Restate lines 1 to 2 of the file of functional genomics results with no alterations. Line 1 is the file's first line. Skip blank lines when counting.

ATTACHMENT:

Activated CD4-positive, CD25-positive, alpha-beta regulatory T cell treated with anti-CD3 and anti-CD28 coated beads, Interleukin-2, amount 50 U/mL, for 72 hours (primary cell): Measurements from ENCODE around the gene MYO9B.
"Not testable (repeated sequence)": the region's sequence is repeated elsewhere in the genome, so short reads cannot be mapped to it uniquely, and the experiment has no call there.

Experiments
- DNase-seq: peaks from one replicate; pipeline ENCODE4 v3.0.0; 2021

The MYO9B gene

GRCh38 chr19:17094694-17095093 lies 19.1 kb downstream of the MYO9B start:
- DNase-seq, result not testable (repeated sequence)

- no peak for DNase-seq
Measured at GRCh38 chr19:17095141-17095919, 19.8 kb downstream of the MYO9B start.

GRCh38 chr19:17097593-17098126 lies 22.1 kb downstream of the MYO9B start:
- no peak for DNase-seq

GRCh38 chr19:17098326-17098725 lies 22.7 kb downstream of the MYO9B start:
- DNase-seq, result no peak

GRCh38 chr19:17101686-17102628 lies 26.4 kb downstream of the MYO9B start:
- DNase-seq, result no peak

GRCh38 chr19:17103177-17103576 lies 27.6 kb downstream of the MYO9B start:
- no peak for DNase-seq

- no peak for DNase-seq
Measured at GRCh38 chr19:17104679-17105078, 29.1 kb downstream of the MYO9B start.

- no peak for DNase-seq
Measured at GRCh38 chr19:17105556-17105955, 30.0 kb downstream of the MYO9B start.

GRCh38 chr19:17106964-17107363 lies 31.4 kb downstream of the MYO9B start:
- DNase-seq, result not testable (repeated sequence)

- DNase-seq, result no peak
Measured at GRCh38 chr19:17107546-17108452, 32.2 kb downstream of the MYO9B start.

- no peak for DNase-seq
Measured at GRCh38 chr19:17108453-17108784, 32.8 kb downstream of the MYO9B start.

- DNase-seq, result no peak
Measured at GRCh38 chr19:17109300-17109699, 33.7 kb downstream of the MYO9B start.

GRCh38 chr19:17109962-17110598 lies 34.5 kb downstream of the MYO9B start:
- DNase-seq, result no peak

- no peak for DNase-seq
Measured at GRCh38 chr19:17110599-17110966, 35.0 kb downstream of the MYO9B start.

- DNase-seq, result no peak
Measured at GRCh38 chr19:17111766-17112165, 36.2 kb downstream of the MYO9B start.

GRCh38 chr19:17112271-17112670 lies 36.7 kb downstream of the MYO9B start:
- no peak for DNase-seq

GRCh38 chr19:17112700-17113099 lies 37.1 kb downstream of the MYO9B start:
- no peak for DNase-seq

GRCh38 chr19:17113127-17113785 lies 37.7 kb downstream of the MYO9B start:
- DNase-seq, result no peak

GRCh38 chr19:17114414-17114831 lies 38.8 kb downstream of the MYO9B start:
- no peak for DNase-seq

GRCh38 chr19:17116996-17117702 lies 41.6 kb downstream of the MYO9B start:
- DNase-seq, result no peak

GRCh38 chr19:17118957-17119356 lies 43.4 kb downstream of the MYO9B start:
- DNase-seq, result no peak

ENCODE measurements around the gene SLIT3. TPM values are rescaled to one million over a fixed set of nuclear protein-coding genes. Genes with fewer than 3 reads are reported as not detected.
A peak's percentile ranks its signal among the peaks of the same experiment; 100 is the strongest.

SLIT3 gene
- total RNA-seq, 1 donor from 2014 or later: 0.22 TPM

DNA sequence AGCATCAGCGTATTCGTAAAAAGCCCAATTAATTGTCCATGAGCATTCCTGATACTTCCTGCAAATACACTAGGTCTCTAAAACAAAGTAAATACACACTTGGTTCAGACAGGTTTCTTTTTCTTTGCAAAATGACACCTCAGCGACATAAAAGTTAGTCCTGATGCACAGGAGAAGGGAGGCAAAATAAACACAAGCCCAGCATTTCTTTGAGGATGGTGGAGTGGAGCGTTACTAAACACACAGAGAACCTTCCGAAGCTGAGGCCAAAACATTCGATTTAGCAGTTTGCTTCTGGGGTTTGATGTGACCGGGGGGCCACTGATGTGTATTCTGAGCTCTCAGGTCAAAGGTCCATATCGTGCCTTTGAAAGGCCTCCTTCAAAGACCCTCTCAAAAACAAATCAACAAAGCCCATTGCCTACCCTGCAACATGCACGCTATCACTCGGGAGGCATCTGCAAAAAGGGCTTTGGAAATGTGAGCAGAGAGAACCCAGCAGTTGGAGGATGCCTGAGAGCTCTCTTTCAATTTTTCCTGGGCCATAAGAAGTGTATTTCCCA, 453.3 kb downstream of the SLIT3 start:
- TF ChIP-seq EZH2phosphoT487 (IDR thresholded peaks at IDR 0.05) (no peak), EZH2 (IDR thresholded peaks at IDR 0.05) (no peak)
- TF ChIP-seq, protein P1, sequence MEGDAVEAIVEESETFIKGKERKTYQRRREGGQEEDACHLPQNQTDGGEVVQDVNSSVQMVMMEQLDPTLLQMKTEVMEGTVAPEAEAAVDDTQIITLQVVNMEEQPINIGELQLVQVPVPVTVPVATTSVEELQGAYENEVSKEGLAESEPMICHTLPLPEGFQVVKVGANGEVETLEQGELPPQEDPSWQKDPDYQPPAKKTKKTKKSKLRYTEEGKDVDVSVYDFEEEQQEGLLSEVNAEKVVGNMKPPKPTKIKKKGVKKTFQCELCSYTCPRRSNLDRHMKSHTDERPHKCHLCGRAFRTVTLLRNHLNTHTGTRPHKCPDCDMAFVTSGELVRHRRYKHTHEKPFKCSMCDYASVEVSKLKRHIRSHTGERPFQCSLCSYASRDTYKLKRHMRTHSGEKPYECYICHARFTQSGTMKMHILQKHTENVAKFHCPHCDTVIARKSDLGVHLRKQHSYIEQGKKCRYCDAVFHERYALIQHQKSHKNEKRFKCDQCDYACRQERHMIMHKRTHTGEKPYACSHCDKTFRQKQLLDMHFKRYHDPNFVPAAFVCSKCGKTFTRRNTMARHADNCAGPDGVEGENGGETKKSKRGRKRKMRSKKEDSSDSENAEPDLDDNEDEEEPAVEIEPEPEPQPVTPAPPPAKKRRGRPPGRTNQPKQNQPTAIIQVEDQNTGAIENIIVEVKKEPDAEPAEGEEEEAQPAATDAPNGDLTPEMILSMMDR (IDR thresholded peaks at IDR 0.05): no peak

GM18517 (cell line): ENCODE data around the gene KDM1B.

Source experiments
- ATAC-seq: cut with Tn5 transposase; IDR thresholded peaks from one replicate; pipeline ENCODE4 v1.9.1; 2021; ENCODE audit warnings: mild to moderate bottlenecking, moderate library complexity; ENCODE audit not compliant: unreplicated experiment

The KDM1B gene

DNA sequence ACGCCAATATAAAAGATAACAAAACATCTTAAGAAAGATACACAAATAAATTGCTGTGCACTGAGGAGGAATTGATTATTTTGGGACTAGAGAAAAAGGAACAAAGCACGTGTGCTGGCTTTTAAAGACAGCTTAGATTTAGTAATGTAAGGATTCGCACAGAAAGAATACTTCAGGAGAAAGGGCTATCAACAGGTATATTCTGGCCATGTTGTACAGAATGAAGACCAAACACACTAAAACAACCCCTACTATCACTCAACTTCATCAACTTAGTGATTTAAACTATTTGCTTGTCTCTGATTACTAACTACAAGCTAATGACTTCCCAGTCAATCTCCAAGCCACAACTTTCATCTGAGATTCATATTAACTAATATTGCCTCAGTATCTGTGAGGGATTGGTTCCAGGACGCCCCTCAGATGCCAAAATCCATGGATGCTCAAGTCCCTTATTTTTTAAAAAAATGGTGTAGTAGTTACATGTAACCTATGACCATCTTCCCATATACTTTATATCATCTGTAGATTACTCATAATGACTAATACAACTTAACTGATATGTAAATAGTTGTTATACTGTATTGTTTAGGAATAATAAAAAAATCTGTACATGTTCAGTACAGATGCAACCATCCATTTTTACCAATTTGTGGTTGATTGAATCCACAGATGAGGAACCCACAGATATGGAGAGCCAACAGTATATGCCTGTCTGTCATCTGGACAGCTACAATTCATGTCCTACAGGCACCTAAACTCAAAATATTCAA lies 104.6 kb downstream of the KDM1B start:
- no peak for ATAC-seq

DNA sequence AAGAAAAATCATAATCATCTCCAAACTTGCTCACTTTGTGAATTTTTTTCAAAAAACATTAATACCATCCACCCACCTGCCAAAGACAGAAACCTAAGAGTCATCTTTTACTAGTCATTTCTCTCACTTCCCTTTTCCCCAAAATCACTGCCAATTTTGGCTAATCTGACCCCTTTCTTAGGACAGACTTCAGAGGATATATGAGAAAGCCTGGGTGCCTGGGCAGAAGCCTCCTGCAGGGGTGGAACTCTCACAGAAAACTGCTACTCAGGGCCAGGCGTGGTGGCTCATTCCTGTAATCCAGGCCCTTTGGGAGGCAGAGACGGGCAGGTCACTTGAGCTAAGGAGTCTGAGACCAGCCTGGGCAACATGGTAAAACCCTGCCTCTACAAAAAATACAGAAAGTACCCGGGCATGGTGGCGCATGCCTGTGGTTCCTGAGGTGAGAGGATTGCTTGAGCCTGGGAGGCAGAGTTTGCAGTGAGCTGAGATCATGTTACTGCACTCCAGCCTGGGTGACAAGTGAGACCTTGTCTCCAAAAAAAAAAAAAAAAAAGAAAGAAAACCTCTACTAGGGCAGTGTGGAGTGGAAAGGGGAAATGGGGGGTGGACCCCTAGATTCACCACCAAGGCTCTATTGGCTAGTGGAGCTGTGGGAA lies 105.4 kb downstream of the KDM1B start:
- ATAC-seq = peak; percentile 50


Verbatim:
Activated CD4-positive, CD25-positive, alpha-beta regulatory T cell treated with anti-CD3 and anti-CD28 coated beads, Interleukin-2, amount 50 U/mL, for 72 hours (primary cell): Measurements from ENCODE around the gene MYO9B.
"Not testable (repeated sequence)": the region's sequence is repeated elsewhere in the genome, so short reads cannot be mapped to it uniquely, and the experiment has no call there.